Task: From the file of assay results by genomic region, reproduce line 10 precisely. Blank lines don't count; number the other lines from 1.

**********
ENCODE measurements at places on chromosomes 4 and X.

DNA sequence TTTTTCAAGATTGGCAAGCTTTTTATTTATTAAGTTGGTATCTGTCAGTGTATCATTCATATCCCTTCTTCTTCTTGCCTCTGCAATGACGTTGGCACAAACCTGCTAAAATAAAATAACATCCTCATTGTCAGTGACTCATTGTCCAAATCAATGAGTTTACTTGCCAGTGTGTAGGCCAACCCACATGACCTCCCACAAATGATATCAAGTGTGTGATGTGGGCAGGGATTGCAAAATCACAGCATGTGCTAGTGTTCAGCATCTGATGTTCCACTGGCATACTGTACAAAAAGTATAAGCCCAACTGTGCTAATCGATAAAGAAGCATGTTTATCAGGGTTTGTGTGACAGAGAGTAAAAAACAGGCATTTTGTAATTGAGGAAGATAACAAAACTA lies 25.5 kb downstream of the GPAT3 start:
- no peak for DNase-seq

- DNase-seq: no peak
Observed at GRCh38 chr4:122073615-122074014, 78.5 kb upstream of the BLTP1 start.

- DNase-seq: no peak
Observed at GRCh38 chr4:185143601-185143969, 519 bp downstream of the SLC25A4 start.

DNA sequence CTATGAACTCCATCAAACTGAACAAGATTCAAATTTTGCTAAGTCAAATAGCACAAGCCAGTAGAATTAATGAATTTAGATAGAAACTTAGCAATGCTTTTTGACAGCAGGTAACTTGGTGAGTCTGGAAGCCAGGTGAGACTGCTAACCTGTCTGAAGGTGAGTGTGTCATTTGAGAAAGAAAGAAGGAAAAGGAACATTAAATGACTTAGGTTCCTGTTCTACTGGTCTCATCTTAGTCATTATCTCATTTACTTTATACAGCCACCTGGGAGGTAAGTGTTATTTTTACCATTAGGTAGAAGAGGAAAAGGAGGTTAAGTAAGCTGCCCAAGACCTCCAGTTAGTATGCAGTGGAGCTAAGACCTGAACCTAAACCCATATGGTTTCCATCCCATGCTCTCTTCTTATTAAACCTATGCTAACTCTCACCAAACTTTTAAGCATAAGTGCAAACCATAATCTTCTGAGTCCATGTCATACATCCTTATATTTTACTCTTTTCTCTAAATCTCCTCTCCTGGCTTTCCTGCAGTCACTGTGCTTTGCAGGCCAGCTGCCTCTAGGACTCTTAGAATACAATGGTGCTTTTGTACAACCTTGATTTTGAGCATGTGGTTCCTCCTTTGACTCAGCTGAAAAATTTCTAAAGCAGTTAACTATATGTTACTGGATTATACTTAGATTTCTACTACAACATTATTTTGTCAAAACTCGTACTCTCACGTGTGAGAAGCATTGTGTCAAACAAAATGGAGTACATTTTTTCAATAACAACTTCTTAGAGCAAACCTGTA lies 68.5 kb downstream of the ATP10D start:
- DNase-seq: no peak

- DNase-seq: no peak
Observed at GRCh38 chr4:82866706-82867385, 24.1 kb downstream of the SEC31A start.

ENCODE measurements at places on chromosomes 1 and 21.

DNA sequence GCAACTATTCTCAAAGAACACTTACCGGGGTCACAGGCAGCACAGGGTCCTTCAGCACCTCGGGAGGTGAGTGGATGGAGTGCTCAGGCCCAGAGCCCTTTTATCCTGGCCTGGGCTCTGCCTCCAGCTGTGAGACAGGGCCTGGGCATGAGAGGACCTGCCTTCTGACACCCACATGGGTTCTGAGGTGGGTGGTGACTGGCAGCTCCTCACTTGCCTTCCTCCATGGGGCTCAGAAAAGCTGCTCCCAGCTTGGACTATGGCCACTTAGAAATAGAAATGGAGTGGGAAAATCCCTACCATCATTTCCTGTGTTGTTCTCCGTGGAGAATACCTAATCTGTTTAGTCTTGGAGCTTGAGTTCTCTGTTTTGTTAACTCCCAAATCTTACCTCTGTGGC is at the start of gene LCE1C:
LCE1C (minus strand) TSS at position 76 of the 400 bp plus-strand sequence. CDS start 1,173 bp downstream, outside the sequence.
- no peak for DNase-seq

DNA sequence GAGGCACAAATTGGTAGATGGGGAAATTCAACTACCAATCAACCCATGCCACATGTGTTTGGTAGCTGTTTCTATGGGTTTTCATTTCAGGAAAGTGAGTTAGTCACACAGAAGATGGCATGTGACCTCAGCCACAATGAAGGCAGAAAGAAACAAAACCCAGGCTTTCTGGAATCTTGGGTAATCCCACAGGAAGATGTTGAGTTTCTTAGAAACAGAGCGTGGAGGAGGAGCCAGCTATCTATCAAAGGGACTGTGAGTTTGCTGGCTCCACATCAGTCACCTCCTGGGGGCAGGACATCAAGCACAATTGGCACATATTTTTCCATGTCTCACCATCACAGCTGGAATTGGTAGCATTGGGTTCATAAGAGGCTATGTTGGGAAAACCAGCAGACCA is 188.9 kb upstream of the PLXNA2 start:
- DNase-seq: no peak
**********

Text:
- DNase-seq: no peak